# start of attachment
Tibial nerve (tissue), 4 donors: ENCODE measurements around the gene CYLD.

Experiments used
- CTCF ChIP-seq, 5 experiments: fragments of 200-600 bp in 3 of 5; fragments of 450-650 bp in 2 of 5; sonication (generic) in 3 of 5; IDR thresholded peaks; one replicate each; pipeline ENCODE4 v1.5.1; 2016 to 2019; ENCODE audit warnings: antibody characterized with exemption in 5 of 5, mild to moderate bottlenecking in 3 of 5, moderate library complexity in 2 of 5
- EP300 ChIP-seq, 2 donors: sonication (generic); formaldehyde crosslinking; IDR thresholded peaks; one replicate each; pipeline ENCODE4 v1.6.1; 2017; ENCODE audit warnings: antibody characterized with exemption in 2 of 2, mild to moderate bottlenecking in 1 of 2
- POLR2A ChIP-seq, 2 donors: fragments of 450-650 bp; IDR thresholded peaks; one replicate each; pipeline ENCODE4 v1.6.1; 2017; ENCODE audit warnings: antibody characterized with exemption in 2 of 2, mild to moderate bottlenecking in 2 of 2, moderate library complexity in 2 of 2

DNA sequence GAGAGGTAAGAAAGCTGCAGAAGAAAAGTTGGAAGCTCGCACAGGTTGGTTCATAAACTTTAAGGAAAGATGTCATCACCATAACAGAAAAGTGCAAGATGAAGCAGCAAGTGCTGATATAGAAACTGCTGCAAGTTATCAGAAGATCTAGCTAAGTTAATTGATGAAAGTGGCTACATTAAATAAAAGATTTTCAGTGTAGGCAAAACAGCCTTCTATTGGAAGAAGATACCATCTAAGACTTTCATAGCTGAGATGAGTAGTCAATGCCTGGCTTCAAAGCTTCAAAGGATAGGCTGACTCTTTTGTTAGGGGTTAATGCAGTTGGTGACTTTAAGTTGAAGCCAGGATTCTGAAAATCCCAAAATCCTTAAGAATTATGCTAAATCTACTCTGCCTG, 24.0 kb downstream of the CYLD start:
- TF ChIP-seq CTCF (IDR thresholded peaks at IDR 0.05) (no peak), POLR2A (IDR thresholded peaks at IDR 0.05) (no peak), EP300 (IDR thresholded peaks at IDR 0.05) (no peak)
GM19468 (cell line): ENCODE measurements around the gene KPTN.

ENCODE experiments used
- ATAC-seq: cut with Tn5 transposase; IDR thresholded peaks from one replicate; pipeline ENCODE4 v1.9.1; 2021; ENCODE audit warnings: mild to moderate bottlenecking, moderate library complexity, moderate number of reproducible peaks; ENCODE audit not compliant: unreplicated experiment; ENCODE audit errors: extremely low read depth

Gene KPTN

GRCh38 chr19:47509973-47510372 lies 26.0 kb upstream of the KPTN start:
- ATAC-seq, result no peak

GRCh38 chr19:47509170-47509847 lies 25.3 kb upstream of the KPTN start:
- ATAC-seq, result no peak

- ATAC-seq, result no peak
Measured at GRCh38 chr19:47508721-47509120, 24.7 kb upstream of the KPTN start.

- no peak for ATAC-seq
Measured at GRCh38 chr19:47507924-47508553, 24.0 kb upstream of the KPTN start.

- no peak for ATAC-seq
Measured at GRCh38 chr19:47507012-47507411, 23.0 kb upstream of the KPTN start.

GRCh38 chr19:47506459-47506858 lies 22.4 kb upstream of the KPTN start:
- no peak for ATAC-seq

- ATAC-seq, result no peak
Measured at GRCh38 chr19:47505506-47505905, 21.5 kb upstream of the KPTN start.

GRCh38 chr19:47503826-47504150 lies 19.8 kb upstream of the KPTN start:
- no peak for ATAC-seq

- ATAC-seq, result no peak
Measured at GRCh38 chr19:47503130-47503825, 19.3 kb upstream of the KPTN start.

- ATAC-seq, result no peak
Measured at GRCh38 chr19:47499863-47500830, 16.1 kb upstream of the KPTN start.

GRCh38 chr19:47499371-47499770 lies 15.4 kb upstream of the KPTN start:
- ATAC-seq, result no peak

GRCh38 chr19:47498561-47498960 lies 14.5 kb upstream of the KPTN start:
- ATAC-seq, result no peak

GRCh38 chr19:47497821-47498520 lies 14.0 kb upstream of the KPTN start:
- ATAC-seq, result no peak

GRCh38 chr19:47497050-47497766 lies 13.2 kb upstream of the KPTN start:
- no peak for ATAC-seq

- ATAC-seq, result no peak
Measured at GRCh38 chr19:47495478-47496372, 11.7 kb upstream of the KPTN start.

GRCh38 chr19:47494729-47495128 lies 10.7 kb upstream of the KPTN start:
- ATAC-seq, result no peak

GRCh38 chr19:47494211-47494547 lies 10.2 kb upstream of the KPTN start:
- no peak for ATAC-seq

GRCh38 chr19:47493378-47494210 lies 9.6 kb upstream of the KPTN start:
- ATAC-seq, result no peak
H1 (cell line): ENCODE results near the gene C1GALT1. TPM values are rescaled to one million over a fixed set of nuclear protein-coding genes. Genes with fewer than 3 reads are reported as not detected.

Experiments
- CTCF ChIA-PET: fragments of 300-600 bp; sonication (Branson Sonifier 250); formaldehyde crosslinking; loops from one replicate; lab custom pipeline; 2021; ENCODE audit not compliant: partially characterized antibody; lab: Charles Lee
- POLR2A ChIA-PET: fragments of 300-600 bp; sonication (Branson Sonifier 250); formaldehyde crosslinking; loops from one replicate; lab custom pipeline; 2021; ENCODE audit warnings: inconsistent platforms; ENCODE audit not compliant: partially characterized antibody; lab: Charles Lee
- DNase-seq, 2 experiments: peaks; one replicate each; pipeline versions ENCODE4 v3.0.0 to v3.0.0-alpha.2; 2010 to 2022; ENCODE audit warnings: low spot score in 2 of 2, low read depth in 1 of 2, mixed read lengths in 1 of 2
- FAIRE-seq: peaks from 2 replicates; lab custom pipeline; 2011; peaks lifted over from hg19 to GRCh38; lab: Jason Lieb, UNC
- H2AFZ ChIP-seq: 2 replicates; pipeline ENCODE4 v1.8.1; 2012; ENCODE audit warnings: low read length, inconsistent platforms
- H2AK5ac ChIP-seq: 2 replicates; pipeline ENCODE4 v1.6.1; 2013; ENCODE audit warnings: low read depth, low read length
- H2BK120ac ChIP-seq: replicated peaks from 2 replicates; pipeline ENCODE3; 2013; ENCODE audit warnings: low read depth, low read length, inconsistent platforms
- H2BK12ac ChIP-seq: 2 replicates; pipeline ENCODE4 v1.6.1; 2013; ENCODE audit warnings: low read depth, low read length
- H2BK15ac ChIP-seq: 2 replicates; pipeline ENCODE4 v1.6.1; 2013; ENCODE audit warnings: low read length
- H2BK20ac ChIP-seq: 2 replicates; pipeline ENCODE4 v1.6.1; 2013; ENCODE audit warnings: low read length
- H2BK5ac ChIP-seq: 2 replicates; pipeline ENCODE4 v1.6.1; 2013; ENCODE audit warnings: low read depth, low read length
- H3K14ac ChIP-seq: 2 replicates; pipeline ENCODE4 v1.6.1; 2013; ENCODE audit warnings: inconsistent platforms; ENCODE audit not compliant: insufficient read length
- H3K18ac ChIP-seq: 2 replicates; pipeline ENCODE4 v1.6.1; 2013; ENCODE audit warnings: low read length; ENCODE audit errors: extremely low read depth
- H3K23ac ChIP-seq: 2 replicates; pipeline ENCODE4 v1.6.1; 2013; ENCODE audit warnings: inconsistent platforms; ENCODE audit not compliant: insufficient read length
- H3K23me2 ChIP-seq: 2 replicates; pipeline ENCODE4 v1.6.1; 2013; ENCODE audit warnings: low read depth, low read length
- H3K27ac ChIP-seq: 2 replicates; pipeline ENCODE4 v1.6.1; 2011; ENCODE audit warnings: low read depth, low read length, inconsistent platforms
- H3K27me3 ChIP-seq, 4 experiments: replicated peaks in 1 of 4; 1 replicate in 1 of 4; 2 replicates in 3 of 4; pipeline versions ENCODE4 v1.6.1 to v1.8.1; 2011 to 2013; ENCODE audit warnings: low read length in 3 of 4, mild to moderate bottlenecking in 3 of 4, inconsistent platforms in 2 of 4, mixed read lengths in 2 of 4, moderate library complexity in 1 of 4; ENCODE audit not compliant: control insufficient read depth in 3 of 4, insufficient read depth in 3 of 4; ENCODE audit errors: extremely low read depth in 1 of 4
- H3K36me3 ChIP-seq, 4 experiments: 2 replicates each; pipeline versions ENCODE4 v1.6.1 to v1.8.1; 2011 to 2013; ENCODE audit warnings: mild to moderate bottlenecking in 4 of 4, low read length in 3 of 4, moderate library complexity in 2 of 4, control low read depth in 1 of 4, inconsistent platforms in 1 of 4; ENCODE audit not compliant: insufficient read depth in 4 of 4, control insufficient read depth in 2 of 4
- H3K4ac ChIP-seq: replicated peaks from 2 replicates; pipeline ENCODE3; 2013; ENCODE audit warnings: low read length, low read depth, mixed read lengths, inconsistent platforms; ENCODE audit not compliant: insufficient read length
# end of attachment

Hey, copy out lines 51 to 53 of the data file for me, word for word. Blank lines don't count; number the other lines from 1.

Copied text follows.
- POLR2A ChIA-PET: fragments of 300-600 bp; sonication (Branson Sonifier 250); formaldehyde crosslinking; loops from one replicate; lab custom pipeline; 2021; ENCODE audit warnings: inconsistent platforms; ENCODE audit not compliant: partially characterized antibody; lab: Charles Lee
- DNase-seq, 2 experiments: peaks; one replicate each; pipeline versions ENCODE4 v3.0.0 to v3.0.0-alpha.2; 2010 to 2022; ENCODE audit warnings: low spot score in 2 of 2, low read depth in 1 of 2, mixed read lengths in 1 of 2
- FAIRE-seq: peaks from 2 replicates; lab custom pipeline; 2011; peaks lifted over from hg19 to GRCh38; lab: Jason Lieb, UNC